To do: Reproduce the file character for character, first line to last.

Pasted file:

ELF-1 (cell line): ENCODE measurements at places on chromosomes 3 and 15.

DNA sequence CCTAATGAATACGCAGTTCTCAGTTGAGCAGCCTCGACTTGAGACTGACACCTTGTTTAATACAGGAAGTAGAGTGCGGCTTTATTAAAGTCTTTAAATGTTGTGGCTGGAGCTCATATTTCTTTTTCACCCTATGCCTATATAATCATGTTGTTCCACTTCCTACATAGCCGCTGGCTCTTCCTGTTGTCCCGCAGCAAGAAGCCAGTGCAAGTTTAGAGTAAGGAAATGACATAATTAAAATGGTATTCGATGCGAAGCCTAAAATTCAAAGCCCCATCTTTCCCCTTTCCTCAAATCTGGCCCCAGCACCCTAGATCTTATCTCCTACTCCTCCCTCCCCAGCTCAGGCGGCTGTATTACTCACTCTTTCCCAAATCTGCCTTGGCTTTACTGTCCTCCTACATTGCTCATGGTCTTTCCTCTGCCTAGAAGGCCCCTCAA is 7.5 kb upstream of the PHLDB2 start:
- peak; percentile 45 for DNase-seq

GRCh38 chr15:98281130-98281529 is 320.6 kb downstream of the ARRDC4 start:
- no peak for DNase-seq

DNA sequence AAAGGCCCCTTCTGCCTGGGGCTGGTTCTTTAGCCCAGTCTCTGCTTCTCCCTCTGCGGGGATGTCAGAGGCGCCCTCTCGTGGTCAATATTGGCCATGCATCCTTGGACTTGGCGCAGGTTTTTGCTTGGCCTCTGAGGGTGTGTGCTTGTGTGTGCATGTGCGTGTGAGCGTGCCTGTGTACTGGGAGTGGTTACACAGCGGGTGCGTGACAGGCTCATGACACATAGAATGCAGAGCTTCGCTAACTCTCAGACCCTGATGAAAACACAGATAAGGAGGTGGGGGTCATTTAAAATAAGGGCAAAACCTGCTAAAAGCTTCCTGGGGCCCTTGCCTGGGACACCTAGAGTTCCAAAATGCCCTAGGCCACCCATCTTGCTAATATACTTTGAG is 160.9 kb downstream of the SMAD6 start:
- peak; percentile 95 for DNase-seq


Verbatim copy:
ELF-1 (cell line): ENCODE measurements at places on chromosomes 3 and 15.

DNA sequence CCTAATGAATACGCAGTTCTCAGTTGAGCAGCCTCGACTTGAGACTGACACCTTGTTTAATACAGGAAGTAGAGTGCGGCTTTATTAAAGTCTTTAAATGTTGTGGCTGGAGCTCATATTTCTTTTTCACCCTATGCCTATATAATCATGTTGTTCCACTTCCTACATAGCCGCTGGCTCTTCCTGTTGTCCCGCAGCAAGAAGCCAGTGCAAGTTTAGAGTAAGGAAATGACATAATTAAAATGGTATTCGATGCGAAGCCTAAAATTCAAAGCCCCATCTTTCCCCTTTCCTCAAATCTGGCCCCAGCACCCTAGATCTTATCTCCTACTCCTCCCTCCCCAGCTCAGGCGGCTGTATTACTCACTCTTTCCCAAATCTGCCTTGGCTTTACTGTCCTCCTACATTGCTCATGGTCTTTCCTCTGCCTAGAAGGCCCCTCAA is 7.5 kb upstream of the PHLDB2 start:
- peak; percentile 45 for DNase-seq

GRCh38 chr15:98281130-98281529 is 320.6 kb downstream of the ARRDC4 start:
- no peak for DNase-seq

DNA sequence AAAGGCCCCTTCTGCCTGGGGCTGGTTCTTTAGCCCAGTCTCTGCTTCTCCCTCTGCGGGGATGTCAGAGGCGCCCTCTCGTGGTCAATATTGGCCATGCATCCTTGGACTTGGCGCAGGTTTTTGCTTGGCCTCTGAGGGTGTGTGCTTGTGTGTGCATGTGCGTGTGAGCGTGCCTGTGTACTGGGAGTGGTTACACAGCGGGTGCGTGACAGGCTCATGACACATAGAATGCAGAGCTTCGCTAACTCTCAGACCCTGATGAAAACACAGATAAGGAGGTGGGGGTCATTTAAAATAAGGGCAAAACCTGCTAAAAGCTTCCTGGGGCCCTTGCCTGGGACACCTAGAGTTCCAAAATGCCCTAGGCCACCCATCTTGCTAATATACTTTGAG is 160.9 kb downstream of the SMAD6 start:
- peak; percentile 95 for DNase-seq